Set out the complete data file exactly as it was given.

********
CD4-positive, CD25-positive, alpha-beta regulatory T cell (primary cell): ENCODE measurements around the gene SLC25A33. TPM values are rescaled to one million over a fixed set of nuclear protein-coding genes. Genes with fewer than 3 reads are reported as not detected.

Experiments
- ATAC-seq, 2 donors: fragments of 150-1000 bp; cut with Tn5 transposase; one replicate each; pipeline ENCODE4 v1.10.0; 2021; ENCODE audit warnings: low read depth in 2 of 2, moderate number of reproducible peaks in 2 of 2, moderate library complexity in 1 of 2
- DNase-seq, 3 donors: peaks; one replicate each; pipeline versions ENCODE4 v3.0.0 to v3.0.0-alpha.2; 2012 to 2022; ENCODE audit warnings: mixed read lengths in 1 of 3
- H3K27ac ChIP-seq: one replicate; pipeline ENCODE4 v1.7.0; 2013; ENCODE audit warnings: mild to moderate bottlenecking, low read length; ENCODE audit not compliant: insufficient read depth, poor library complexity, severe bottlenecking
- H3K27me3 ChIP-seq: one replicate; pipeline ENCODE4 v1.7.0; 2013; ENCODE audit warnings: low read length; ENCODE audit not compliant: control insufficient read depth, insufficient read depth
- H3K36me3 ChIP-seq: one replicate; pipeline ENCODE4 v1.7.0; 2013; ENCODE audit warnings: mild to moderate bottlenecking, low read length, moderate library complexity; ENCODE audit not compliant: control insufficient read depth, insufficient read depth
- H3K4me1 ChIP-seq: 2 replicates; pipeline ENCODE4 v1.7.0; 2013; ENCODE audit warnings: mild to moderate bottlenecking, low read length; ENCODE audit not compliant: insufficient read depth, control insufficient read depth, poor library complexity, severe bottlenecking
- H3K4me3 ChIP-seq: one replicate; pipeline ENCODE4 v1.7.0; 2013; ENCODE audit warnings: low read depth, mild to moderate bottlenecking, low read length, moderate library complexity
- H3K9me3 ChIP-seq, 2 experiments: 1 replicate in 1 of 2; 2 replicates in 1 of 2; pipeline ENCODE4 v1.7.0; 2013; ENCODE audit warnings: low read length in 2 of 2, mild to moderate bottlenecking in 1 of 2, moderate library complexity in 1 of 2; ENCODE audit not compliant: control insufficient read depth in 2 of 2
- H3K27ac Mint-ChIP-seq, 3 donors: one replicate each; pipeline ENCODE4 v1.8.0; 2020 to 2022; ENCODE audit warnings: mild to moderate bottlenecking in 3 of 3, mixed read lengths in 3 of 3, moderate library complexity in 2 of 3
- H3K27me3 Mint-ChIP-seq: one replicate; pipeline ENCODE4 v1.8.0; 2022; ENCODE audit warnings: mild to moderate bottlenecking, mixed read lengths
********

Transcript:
CD4-positive, CD25-positive, alpha-beta regulatory T cell (primary cell): ENCODE measurements around the gene SLC25A33. TPM values are rescaled to one million over a fixed set of nuclear protein-coding genes. Genes with fewer than 3 reads are reported as not detected.

Experiments
- ATAC-seq, 2 donors: fragments of 150-1000 bp; cut with Tn5 transposase; one replicate each; pipeline ENCODE4 v1.10.0; 2021; ENCODE audit warnings: low read depth in 2 of 2, moderate number of reproducible peaks in 2 of 2, moderate library complexity in 1 of 2
- DNase-seq, 3 donors: peaks; one replicate each; pipeline versions ENCODE4 v3.0.0 to v3.0.0-alpha.2; 2012 to 2022; ENCODE audit warnings: mixed read lengths in 1 of 3
- H3K27ac ChIP-seq: one replicate; pipeline ENCODE4 v1.7.0; 2013; ENCODE audit warnings: mild to moderate bottlenecking, low read length; ENCODE audit not compliant: insufficient read depth, poor library complexity, severe bottlenecking
- H3K27me3 ChIP-seq: one replicate; pipeline ENCODE4 v1.7.0; 2013; ENCODE audit warnings: low read length; ENCODE audit not compliant: control insufficient read depth, insufficient read depth
- H3K36me3 ChIP-seq: one replicate; pipeline ENCODE4 v1.7.0; 2013; ENCODE audit warnings: mild to moderate bottlenecking, low read length, moderate library complexity; ENCODE audit not compliant: control insufficient read depth, insufficient read depth
- H3K4me1 ChIP-seq: 2 replicates; pipeline ENCODE4 v1.7.0; 2013; ENCODE audit warnings: mild to moderate bottlenecking, low read length; ENCODE audit not compliant: insufficient read depth, control insufficient read depth, poor library complexity, severe bottlenecking
- H3K4me3 ChIP-seq: one replicate; pipeline ENCODE4 v1.7.0; 2013; ENCODE audit warnings: low read depth, mild to moderate bottlenecking, low read length, moderate library complexity
- H3K9me3 ChIP-seq, 2 experiments: 1 replicate in 1 of 2; 2 replicates in 1 of 2; pipeline ENCODE4 v1.7.0; 2013; ENCODE audit warnings: low read length in 2 of 2, mild to moderate bottlenecking in 1 of 2, moderate library complexity in 1 of 2; ENCODE audit not compliant: control insufficient read depth in 2 of 2
- H3K27ac Mint-ChIP-seq, 3 donors: one replicate each; pipeline ENCODE4 v1.8.0; 2020 to 2022; ENCODE audit warnings: mild to moderate bottlenecking in 3 of 3, mixed read lengths in 3 of 3, moderate library complexity in 2 of 3
- H3K27me3 Mint-ChIP-seq: one replicate; pipeline ENCODE4 v1.8.0; 2022; ENCODE audit warnings: mild to moderate bottlenecking, mixed read lengths